The Cariboo River snags would probably be the most challenging as you must navigate down a milky silt filled river through a maze of snags (parts of trees sticking up out of the river). Because you couldnít see into the water, you didnít know where to avoid whatever was attached to that ďminor branchĒ poking up. Although the river had few rapids, the current was moving quite fast so reaction times had to be fast. During the first trip, we lost one canoe here totally capsizing and loosing some of the gear the negligent scouts didnít tie down. The river is also glacial melt water so the temperature is extremely cold.

Since Iíve only canoed the Bowron Circuit as a group, Iím use to camping there in the ďsolitudeĒ of our scout troop. Smaller groups must share designated campsites with each other. This can be fun meeting others but often itís more dealing with others. We arrived at one camp (unless Iím confusing this with another trip) where a group was in our designated group site. This other group was one of those schools where parents of rebellious teens send them away to the wilderness to be motivated by councilors. Although I like these programs, I disagree with them being allowed into National Parks and locations where the general public typically resides. As a punishment, a few of them got up in the middle of the night, walked down the beach back to our site and pushed our 2 man kayak out into the water. The next morning, by some minor miracle, we were able to see a tiny yellow dot on a shoreline a few miles away.

The first trip I almost died. Nothing grand like a bear mauling or riding over Carriboo Falls, no I was choking on a round piece of hard candy while sitting around the morning campfire. After I realized I couldnít dislodge the item myself I quickly ran over to my dad cooking some breakfast. It took several jerks of the Heimlich maneuver but finally it popped out. The candy had been lodged in my throat for so long I thought it was still there. Only when my dad pointed to the piece of candy in a pile of upchuck, did I take the biggest breath of my life. Crazy enough, that was the third time my dad saved my life with the Heimlich maneuver!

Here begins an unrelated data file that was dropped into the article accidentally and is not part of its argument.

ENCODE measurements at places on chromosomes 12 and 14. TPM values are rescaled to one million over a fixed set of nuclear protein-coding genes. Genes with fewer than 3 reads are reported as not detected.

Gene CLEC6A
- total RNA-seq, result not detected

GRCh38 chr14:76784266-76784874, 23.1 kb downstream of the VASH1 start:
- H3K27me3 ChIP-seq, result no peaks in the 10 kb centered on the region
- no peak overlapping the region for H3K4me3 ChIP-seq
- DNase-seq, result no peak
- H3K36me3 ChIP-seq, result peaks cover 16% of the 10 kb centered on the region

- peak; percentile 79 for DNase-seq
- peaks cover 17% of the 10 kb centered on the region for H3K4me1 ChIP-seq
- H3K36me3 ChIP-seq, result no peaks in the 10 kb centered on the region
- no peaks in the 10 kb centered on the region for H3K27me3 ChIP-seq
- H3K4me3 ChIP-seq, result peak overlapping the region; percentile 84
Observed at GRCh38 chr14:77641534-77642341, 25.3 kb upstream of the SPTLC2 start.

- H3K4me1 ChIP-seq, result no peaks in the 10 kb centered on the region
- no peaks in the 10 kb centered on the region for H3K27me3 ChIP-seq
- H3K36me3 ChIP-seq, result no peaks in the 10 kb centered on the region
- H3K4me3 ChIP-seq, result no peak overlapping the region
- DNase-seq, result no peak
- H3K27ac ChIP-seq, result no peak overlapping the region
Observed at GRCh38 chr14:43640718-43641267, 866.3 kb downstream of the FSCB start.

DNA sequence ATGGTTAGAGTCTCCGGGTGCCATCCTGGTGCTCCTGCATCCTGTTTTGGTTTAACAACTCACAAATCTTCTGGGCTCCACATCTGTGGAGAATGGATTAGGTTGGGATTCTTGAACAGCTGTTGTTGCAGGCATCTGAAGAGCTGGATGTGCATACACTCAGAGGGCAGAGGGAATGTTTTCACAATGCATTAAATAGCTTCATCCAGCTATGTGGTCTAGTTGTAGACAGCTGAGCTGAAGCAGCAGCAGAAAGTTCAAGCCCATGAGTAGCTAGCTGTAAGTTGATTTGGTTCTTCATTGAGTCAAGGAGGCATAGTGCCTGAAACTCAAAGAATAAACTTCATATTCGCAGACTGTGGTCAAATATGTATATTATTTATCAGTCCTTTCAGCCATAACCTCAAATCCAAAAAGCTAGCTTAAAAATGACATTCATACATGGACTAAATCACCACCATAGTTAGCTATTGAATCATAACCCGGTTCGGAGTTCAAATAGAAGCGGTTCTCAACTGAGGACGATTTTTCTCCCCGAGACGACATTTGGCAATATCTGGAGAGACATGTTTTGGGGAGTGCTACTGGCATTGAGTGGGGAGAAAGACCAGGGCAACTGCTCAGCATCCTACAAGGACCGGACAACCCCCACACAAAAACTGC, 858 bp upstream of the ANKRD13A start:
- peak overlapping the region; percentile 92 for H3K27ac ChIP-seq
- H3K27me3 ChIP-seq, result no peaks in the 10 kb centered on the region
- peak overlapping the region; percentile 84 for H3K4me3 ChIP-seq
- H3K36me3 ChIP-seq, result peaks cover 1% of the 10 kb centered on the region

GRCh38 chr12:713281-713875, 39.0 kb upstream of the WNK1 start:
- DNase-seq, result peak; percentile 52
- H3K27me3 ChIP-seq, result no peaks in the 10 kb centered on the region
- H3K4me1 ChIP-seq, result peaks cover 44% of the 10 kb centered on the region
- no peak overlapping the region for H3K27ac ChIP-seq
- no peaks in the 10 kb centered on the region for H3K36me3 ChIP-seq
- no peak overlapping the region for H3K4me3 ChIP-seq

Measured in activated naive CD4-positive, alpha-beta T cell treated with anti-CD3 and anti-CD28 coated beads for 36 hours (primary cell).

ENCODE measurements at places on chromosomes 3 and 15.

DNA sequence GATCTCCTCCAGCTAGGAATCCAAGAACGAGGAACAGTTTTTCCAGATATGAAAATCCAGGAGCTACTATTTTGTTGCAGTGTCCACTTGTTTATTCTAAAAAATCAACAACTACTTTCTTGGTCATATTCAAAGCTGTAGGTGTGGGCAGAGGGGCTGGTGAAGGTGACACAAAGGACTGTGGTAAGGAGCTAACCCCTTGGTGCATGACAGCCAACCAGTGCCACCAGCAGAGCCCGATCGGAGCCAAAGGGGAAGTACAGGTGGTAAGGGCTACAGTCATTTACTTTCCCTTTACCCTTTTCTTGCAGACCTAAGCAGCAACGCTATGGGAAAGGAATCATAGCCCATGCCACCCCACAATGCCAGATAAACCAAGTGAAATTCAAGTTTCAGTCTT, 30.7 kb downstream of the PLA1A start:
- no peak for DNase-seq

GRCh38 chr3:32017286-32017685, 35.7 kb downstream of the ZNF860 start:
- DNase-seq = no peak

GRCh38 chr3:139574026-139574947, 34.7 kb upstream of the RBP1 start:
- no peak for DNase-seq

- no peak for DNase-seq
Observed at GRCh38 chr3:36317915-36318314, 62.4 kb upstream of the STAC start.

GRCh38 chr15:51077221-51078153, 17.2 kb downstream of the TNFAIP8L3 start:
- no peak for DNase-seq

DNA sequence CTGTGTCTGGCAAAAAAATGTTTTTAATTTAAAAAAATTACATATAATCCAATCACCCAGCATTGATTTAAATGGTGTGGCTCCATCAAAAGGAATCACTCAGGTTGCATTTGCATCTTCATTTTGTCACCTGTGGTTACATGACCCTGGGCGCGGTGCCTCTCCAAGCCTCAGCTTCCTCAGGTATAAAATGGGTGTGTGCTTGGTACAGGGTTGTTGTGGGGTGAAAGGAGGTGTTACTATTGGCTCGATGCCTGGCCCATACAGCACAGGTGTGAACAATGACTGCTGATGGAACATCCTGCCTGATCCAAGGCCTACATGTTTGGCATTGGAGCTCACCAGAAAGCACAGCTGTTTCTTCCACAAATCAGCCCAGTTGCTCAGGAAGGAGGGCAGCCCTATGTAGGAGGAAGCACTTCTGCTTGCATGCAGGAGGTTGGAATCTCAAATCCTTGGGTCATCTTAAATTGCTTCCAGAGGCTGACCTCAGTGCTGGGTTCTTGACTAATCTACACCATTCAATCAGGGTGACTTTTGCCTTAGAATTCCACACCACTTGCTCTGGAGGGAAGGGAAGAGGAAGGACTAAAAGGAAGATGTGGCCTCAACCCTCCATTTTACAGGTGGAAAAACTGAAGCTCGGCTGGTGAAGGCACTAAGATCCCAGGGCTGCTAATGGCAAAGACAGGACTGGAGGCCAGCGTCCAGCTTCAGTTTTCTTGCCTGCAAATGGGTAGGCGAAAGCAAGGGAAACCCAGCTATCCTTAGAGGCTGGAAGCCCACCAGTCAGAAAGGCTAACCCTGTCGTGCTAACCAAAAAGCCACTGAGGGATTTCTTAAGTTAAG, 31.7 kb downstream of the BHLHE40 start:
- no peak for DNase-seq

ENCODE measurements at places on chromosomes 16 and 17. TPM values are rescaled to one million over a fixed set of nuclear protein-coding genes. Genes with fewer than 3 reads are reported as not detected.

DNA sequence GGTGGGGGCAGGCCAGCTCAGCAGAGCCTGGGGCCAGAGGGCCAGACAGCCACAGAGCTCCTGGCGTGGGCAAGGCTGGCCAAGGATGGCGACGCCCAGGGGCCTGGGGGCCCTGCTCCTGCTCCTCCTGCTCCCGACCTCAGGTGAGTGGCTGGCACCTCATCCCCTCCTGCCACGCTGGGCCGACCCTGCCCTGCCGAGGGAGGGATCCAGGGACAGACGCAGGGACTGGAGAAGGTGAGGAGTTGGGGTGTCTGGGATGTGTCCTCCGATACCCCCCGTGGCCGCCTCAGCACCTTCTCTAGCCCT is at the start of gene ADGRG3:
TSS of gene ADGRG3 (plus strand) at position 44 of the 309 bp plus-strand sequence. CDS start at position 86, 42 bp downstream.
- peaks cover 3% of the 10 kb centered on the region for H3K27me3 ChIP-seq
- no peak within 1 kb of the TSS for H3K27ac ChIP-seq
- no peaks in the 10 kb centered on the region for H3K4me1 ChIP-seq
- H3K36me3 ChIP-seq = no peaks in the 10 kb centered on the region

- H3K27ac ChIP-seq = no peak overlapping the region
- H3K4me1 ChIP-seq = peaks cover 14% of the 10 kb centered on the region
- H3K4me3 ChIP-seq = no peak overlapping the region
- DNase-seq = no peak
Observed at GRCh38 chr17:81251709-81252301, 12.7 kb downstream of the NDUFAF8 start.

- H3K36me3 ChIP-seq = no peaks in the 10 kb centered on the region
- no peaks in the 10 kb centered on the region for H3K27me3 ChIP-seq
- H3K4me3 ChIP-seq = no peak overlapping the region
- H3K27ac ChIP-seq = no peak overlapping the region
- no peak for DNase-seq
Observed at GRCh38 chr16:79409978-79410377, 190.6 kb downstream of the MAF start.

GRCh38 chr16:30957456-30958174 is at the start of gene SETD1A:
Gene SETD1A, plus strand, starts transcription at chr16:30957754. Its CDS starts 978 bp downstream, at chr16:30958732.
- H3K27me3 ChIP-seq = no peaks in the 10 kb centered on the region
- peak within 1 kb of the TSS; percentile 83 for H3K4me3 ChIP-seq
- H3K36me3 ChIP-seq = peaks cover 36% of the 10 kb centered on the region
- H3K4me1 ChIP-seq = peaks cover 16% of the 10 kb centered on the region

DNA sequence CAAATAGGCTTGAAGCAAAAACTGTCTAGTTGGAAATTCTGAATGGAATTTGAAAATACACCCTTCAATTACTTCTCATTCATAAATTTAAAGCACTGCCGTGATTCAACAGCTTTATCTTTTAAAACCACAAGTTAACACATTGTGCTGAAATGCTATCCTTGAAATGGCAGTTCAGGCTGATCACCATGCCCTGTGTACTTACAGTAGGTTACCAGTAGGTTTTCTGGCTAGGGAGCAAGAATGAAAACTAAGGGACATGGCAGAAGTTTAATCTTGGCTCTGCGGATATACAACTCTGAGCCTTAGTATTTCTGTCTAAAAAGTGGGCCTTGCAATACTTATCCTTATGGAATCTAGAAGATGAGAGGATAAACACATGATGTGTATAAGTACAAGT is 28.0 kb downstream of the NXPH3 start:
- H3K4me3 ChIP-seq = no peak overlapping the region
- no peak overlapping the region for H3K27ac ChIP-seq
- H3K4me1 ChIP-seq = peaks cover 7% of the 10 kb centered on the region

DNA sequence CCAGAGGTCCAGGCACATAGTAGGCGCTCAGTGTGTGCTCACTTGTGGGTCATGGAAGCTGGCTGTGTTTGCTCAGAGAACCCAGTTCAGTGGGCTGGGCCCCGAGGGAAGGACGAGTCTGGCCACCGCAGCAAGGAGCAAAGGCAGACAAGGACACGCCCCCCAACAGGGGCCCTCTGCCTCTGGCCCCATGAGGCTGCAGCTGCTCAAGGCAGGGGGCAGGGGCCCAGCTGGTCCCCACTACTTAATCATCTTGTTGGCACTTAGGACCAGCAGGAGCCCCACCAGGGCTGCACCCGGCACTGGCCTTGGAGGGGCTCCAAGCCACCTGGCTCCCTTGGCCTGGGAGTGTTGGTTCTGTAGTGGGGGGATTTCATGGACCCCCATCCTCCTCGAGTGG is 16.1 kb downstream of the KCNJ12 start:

Final Thoughts:
The second time is never as exciting and adventurous as doing it the first time around. Although with near perfect weather the second go around and the added bonus of summiting 2 of the highest peaks in the area, it was a glorious trip. I would highly recommend it as an alternative for backpackers looking for a wilderness experience who want to give something else a try.
Indianpoint Mountain:
Mt. Faulkner:
From the group camp on the north shore mid-way along the lake, canoed across the lake and took the NW trending ridgeline directly across from the camp.
From the group camp on the west side of Isaac Lake (across from Betty Wendle Creek), climbed up the slope SW until ridge, followed to highest point.
Wolverine Mountain
Attempted from the northern bend of Isaac Lake. Got into the big avalanche slopes visible from the lake where the brush was too difficult. Probably better route up in trees. Unsuccessful climb.
Canada Travel
Kibbee Lake Indianpoint Lake Isaac Lake Looking up Moxley Creek Isaac River Cariboo Falls Lanezi Lake Ishpa Mountain Bowron Trip Bowron Lakes permit Bowron Lakes permit Issac Lake Isaac Lake from Mt. Faulkner Isaac Lake from Mt. Faulkner
Isaac Lake from Mt. Faulkner
Bowron Lakes camp campsite bowron lakes bowron lakes canoe Isaac River Bowron Lake
Kibbee Lake
Entrance Sign
Camp 20
Camp 53
Isaac River
wolverine mountain
Reaching Isaac Lake from Indianpoint Lake, view East to Wolverine Mountain
From camp 33 on Lanazi Lake
Unna Lake bowron lakes
NE from Unna Lake
Mountains across from camp 33
Bryan Peak & Kaza Mountain